About 99% of Norway's total production of electricity comes from hydroelectric power, but on a world basis this is just a drop in the ocean. Only 2% of the world's energy production derives from water power, whereas 87% comes from energy minerals. If one assesses the generation of electricity from all possible sources, hydroelectricity accounts for 16% and energy minerals for precisely two-thirds. Based on figures released by the International Energy Agency (IEA), the main trend over the last 40 years has been an increasing use of energy minerals. Energy minerals are the geological resources that we can utilise to generate energy as, for example, by nuclear fission (nuclear power) or combustion (fossil fuels).
Despite their organic origins, the diverse fossil fuels – oil, gas, coal and peat – are regarded as energy minerals. Of these, coal is decidedly the most important contributor for the production of electricity on a world basis. Coal alone represents the source for 40% of the electricity generated worldwide, followed by natural gas (c. 20%) and oil (6.5%).
NGU has traditionally been very little involved with energy minerals from a resource point of view. On the other hand, NGU is actively involved with geophysical measurements and aspects of plate tectonics, which are important for petroleum prospecting activity. NGU has also collaborated with the Store Norske Spitsbergen Kulkompani on Svalbard.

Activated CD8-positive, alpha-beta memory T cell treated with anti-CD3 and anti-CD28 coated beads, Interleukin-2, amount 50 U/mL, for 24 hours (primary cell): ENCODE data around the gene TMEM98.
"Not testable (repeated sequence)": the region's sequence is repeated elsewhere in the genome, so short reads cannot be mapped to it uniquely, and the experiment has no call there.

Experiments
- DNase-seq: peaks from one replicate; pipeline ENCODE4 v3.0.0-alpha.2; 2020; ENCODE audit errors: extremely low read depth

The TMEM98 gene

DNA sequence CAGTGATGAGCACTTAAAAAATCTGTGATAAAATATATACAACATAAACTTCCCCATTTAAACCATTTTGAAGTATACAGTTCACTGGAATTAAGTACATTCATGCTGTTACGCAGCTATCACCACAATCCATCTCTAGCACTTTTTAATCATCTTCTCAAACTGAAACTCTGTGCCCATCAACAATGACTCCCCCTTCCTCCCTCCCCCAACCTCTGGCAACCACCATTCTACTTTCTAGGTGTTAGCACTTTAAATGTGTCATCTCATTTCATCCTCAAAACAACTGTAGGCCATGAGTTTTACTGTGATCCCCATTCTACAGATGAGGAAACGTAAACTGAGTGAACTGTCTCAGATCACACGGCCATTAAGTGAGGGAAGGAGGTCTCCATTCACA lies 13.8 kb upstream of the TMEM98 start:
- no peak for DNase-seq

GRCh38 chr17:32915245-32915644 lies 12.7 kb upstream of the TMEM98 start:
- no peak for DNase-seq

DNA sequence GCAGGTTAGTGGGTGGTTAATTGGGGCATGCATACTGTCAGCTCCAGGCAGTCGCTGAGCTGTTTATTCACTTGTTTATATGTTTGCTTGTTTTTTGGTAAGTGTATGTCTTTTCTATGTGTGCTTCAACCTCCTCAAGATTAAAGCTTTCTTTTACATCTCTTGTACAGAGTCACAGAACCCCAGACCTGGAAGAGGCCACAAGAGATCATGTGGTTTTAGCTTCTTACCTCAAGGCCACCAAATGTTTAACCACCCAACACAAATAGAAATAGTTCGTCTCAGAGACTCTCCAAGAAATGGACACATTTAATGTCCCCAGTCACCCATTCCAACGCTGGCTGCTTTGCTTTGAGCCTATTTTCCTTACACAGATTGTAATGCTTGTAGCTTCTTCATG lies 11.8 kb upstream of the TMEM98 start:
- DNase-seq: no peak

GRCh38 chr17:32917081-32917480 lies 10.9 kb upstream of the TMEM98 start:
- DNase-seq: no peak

Nuclear power and splittable metals
Nuclear power is the source of 15% of the world's production of electricity and is based on two physical processes involving the release of energy:
* Fusion – the fusion of light atomic nuclei to form a heavier nucleus
* Fission – the fission or splitting of a heavy atomic nucleus into two lighter nuclei
As fusion requires temperatures of several million degrees centigrade, today it is just fission that is put to use in a commercial context. The energy that we receive from the Sun derives from fusion processes in the Sun's interior, where hydrogen is transformed to helium. Fission is a process in which heavy nuclei split as, for example, uranium (U235) and plutonium (Pu239) or thorium (Th232). In a nuclear reactor, energy released by fission is used to generate electrical energy.
NGU carried out mapping of uranium (U) resources in the 1950s and 1960s, as well as over a ten-year period from the mid-1970s. These maps, together with other information, were used as background data during the monitoring and measurement of radioactive fallout after the Chernobyl nuclear accident in 1986. Data acquired from the measurement of natural radioactivity in bedrock have been, and still are, the basis for the compilation and presentation of county maps depicting natural radioactive radiation.